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Maize Grain Stored in Hermetic Bags: Effect of Moisture and Pest Infestation on Grain Quality

Likhayo, Paddy, Bruce, Anani Y., Tefera, Tadele, Mueke, Jones
Journal of food quality 2018 v.2018
Prostephanus truncatus, Sitophilus zeamais, Zea mays, adults, airtight storage, bags, bins (containers), carbon dioxide, corn, discoloration, farmers, food chain, food security, fungal growth, grain quality, income, insect density, insect pests, mycotoxins, oxygen, polypropylenes, postharvest losses, staple crops, water content, weight loss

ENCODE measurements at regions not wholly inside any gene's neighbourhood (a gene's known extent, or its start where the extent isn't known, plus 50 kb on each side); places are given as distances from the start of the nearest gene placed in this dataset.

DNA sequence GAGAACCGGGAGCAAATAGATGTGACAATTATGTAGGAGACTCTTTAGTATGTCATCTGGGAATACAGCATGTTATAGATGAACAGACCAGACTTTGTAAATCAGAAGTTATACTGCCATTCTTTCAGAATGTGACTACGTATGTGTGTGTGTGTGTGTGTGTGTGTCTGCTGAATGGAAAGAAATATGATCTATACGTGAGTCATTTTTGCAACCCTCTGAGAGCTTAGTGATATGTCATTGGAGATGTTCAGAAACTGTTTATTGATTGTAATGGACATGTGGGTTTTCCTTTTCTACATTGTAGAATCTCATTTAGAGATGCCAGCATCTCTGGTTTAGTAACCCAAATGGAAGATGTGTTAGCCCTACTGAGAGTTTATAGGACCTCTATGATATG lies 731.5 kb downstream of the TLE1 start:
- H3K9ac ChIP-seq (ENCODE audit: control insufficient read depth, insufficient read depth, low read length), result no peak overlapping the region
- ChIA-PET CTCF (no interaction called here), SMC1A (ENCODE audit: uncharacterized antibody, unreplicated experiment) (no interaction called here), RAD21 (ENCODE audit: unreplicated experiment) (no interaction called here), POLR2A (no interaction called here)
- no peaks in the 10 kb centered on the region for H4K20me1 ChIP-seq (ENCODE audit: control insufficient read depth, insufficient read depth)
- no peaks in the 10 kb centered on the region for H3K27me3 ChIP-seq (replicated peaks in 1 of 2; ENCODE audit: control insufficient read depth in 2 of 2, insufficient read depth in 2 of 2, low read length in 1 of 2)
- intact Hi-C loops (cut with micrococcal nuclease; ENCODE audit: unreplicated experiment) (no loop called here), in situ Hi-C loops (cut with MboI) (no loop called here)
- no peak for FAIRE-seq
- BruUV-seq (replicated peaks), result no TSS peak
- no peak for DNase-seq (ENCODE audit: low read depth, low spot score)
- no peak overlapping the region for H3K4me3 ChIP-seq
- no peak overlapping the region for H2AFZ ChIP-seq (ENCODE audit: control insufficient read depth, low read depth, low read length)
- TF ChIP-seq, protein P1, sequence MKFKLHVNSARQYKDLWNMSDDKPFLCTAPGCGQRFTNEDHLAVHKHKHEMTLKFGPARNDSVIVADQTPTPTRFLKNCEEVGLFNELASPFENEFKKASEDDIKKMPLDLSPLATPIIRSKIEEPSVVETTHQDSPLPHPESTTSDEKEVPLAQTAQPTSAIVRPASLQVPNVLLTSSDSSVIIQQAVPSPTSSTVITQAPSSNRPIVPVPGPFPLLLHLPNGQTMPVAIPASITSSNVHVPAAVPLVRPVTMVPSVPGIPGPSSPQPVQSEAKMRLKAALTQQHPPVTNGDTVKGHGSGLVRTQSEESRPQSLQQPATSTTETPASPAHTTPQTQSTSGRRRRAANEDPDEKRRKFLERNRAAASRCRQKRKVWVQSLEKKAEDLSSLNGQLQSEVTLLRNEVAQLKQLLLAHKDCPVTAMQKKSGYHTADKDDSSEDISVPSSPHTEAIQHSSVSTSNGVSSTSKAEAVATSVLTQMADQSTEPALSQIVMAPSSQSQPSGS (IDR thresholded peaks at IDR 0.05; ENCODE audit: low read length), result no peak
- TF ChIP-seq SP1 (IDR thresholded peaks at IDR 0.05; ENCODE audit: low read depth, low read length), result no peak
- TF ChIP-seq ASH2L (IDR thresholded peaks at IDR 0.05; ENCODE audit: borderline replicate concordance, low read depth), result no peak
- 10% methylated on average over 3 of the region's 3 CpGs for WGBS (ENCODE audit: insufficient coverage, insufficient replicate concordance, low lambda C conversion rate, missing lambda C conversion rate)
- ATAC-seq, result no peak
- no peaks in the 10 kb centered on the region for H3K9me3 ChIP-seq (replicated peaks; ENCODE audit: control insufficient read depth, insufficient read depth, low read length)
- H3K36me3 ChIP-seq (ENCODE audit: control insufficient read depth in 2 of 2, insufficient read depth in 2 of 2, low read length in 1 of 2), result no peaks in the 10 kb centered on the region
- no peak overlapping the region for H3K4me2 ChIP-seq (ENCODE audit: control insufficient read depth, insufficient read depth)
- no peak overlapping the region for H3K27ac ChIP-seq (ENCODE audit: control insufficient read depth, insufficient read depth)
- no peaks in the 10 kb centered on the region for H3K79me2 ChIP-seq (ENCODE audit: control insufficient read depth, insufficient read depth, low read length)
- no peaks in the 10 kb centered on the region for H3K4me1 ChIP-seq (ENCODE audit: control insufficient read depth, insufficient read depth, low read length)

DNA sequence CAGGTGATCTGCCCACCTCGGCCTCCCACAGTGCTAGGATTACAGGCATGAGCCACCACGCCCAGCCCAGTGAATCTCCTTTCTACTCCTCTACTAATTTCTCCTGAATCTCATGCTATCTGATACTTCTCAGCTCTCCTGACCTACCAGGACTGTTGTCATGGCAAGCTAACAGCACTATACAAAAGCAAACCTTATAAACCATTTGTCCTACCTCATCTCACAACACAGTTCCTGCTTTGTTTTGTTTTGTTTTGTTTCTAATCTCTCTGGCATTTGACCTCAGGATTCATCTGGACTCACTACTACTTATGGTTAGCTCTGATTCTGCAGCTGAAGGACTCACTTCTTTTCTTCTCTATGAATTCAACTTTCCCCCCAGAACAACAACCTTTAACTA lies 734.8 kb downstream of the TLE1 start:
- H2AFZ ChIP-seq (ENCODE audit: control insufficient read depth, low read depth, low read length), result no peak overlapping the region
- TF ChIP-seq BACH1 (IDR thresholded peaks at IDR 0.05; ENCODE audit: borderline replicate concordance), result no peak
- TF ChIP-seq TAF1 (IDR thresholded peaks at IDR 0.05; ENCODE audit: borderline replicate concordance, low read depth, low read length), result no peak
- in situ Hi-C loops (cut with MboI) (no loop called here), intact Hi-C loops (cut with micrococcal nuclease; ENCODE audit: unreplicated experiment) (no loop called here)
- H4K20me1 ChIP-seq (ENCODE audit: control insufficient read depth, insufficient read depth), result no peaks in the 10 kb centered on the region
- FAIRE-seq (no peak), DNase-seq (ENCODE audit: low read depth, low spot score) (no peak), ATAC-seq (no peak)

Maize (Zea mays) is an important staple food crop produced by the majority of smallholder farmers that provides household food security through direct consumption and income generation. However, postharvest grain losses caused by insect pests during storage pose a major constraint to household food security. Hermetic storage technology is an alternative method that minimises postharvest losses by depleting oxygen and increasing carbon dioxide levels within the storage container through metabolic respiration of the grains, insects, and microorganism. Maize grain was stored for 180 days in hermetic bags or open-weave polypropylene bags to compare quality preservation when subject to initial grain moisture contents of 12, 14, 16, and 18 percent and infestation by Sitophilus zeamais. The moisture content of grain in hermetic bags remained unchanged while in polypropylene bags decreased. Dry grains (12% moisture content) stored well in hermetic bags and suffered 1.2% weight loss while for equivalent grains in polypropylene bags the weight loss was 35.8%. Moist grains (18% moisture content) recorded the lowest insect density (7 adults/kg grain) in hermetic bags while polypropylene bags had the highest (1273 adults/kg grain). Hermetic and polypropylene bags recorded the lowest (0–4 adults/kg grain) and highest (16–41 adults/kg grain) Prostephanus truncatus population, respectively. Discoloured grains were 4, 6, and 12 times more in grains at 14, 16, and 18 than 12 percent moisture content in hermetic bags. Grains at 18% moisture content recorded significantly lower oxygen (10.2%) and higher carbon dioxide (18.9%) levels. Holes made by P. truncatus in the hermetic bags were observed. In conclusion, storage of moist grains (14–18% moisture content) in hermetic bags may pose health risk due to grain discolouration caused by fungal growth that produces mycotoxins if the grains enter the food chain. The study was on only one site which was hot and dry and further investigation under cool, hot, and humid conditions is required.